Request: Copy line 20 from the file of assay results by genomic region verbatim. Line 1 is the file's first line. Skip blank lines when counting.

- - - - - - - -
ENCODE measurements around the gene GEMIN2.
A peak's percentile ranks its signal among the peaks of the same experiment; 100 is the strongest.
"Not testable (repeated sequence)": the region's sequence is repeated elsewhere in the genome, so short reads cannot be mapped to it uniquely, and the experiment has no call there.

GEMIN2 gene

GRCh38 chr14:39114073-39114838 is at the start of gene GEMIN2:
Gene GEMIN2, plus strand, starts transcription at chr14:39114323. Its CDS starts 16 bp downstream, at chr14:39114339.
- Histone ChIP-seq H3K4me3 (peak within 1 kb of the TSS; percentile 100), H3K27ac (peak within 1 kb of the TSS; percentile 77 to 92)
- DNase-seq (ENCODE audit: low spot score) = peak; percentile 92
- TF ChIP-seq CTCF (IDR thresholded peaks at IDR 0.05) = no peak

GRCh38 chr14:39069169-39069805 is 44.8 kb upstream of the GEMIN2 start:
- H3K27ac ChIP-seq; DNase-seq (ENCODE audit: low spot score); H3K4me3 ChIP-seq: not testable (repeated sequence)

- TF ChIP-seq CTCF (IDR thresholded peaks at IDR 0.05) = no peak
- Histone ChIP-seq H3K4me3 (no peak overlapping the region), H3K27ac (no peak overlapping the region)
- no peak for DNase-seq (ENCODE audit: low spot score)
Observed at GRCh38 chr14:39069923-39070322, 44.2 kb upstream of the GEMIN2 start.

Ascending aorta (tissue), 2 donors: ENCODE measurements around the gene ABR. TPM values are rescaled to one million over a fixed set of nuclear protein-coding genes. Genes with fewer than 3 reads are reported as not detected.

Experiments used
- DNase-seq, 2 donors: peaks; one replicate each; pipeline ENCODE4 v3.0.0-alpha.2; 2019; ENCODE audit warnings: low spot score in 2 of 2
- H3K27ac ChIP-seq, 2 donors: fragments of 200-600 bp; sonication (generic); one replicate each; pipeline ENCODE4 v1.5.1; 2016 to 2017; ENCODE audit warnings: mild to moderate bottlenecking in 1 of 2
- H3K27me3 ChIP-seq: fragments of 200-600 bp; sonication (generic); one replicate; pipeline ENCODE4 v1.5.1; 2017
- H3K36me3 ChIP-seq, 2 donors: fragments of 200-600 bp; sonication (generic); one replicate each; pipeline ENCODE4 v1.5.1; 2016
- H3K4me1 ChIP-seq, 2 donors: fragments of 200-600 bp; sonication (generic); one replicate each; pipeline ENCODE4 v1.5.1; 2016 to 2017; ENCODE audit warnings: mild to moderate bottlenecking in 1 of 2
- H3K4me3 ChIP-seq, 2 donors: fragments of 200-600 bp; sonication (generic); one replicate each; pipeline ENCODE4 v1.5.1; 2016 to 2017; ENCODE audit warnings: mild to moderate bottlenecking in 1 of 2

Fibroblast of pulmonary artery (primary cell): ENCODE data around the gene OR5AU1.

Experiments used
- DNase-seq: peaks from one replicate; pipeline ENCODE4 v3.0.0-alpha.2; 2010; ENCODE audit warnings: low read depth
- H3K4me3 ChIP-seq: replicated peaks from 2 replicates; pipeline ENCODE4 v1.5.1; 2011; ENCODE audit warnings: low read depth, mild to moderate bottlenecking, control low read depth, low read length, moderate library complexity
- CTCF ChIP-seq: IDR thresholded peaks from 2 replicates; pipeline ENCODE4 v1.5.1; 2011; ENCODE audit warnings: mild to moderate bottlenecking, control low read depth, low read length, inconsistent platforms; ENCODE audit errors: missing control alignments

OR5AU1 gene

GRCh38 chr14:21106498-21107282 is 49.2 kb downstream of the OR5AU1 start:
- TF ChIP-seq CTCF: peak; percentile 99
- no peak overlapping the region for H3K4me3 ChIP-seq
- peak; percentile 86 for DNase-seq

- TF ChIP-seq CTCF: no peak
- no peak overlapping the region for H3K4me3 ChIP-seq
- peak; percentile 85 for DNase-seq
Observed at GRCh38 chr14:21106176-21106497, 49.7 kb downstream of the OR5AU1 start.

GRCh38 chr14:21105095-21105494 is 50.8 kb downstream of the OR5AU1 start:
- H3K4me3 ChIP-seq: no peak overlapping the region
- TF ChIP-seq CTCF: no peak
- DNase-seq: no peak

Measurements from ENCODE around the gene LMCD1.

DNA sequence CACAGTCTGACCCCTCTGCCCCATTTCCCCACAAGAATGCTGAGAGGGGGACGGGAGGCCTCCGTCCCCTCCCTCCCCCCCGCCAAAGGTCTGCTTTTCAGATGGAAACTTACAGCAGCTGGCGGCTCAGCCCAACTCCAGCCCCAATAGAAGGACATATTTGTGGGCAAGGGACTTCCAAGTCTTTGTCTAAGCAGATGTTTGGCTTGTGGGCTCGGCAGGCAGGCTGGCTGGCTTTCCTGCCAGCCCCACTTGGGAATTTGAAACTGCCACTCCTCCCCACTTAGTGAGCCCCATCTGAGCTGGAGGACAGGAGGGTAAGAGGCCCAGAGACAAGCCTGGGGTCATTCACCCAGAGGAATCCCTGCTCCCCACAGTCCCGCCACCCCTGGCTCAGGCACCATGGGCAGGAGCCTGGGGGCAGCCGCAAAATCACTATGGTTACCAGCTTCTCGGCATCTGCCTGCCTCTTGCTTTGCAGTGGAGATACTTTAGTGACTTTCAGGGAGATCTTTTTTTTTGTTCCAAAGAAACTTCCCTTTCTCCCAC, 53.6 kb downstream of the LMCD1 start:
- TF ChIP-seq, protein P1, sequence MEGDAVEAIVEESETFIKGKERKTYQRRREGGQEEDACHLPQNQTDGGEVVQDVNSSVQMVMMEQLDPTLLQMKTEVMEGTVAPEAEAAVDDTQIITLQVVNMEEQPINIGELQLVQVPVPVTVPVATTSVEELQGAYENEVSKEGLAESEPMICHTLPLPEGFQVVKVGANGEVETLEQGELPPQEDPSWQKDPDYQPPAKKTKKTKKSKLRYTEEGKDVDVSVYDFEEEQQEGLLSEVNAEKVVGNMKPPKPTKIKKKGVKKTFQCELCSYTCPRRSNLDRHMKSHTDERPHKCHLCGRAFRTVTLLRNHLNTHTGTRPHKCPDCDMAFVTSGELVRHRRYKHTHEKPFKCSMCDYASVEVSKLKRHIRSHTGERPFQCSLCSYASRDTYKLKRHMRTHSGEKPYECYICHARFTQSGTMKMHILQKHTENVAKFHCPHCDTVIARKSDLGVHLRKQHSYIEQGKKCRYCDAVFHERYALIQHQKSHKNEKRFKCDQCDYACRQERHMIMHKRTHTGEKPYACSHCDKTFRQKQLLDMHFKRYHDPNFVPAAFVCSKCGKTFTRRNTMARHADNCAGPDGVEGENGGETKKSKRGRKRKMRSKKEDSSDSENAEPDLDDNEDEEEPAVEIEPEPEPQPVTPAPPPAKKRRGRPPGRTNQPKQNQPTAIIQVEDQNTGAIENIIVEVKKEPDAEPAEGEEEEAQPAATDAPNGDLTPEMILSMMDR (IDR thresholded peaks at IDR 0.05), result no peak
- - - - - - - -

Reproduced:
- H3K27me3 ChIP-seq: fragments of 200-600 bp; sonication (generic); one replicate; pipeline ENCODE4 v1.5.1; 2017